Wednesday, January 03, 2007

Google needs code monkeys too?

Saul Hansell from the NYT wrote an article today, "Google collects better data searching for the perfect hire".

In that article, Googler Todd Carlisle said:
Sometimes, too much schooling will be a detriment to you in your job.
Wow, is that a change. Too much education can interfere with your job, Todd says. While this kind of anti-intellectualism has infiltrated the culture at other companies, it is quite a shift to see it from Google.

To be fair, as Saul reports, Todd and other Googlers are trying to optimize the hiring process. They are attempting to find what factors indicate that people will be successful, happy, and productive at Google.

However, at least from what is in the NYT article, the current process sounds less data driven than ideology driven. Not only are the measures flawed -- individual job performance does not capture the substantial impact of experts advising other teams, for example -- but also the replacement system they built never outperformed the original in tests. From the article, "It is too early to tell if the system is working. The surveys have been in use in about a dozen areas for several months."

See also Googler Chris Sacca's post, "Did you get the memo about the new cover sheets we are using?", lamenting the influx of MBAs and middle management goo at Google.

[Found on Findory]

Update: On a lighter note, do not miss the "Code Monkey" video by Jonathan Coulton and Mike Booth. Very funny.


Unknown said...

I don't think this is a harbinger of anti-intellectualism at Google. I think it's more casting the net wider for interesting factors; something like "I participate in discussions on the web" or "I've contributed to an open-source website" or "I've started my own business" might be helpful factors to know about, but might not be covered in a traditional interview format or someone's resume (simply because of time or space constraints).

Just my personal $0.02 though.

Anonymous said...

Hello Greg.. I was using and searching my name, and I saw your blog pop up.

In response to Matt.. I would think someone would put that they started their own business in their resume.. Isn't the idea of a resume to put your background, including where you've worked? =P

Andrew Hitchcock said...

I tried posting this the other day, but it might have been lost in the ether (delete if it is a duplicate):

I agree with Matt. If someone spent all their time in high school memorizing words for the SAT analogies in order to get an 800 on the verbal, instead of doing outside coding and computer experimentation, then their grades might not accurately represent their abilities and experience.

I welcome this change because I was always a little turned off by Google's super obsession with grades (at least, from what I hear as an outsider).

Greg Linden said...

Hi, Matt. Good to hear from you!

I agree that there are other important factors in hiring. For example, I imagine Google would be going after people with substantial contributions to an open source projects since that demonstrates initiative and has the added bonus of being easy to evaluate.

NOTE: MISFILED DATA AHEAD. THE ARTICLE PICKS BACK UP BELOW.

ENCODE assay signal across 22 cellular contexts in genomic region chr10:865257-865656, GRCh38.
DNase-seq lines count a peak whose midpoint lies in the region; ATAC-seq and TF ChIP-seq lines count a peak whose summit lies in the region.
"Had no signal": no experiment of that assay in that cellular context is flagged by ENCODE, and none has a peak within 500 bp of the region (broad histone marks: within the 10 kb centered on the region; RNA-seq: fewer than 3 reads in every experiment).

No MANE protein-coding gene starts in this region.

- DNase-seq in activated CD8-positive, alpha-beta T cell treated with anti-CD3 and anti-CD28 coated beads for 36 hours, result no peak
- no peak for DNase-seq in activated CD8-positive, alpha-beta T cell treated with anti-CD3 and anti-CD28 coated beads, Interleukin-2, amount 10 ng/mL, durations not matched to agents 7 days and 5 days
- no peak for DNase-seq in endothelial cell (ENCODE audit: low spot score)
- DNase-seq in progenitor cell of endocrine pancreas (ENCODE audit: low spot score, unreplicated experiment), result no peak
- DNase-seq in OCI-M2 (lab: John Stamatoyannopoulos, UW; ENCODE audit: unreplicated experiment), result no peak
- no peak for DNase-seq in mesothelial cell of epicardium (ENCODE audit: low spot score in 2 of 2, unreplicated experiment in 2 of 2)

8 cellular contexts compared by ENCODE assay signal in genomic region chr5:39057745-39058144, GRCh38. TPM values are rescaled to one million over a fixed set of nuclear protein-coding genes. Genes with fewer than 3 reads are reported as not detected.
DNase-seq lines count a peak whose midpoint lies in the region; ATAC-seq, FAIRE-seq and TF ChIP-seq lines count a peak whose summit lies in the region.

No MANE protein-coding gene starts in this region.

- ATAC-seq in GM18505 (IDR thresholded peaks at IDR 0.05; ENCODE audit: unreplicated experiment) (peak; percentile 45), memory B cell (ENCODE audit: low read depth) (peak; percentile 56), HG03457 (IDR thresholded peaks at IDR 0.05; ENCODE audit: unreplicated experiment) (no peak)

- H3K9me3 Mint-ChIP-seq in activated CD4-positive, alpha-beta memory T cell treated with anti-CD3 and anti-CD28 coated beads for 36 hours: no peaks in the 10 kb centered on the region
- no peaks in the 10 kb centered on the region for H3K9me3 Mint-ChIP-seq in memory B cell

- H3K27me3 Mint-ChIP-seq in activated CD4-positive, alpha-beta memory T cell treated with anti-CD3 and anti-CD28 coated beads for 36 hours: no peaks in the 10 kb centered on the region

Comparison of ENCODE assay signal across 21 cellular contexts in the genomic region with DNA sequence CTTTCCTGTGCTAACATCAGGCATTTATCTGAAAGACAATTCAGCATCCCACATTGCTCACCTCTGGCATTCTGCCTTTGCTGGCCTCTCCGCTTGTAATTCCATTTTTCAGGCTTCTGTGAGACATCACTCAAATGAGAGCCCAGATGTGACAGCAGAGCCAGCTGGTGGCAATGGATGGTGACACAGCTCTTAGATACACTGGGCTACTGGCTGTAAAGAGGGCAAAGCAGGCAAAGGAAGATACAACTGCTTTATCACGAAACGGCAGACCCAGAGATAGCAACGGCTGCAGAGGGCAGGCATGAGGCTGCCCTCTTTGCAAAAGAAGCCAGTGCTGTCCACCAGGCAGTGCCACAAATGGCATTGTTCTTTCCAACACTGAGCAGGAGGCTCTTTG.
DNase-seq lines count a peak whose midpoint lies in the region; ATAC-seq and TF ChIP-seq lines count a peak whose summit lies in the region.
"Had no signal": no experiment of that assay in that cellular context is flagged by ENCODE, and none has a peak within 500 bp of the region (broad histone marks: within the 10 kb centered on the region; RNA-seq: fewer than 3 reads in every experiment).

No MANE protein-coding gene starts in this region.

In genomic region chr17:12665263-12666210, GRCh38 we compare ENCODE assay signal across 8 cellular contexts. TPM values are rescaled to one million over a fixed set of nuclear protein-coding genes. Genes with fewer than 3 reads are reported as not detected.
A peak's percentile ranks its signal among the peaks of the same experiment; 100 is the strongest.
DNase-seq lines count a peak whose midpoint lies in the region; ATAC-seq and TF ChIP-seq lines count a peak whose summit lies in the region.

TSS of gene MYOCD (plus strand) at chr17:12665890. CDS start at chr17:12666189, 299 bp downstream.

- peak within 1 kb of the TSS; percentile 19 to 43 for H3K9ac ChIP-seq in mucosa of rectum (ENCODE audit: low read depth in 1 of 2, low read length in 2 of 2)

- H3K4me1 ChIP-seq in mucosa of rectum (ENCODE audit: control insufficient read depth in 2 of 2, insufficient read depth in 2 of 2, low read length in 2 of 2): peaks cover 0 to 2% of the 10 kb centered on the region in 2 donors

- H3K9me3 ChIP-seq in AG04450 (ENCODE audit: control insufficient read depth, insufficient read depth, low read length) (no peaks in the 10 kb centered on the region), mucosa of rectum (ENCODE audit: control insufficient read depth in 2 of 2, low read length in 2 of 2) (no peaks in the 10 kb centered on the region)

But, getting back to the point, don't you think the idea that "too much schooling will be a detriment to you in your job [at Google]" clashes with Google's culture? Even the idea that you could have "too much schooling" seems at odds.

That quote may not represent a widely held belief at Google but, if it does, it seems like quite a change from the past.

Anonymous said...


Hah, those factors you mentioned are interesting. I interviewed at Google a while back.

I wasn't asked about my participation on the web. I participate in a LOT of discussions and have been doing that for years (see Dejanews->Google Groups archives).

I wasn't asked about open-source involvement. I've contributed to several open source projects, most notably and relevantly in case of a Google interview, to Lucene, an open-source java search engine library.

Nobody asked whether I've started my own business before. I have.

Nobody asked me about my side project, Simpy, and then later Google built its own basic version of a social bookmarking service.

That said, that was the best interview I've seen up to that point. I think I answered everything correctly, but didn't get the job. I also didn't get any kind of sensible explanation as to why.

Anonymous said...

Sometimes, too much schooling will be a detriment to you in your job.

There is substantial truth to this, if you keep in mind Schooling != Education. It is very easy to confuse the two, and academia has a vast share of social parasites who actively aid and abet this confusion, but real world businesses experience this all the time. In an unsubsidized "education market" 75% of US colleges wouldn't survive.

I find most college education (again Most != All, so hold your fire right there) to be a waste of time. I have seen this in my many years of hiring for tech industry.

See the article below about the hidden gender gap, which makes the tangential point that college doesn't seem to help improve the ratio of women in the software profession because of all those self-taught men.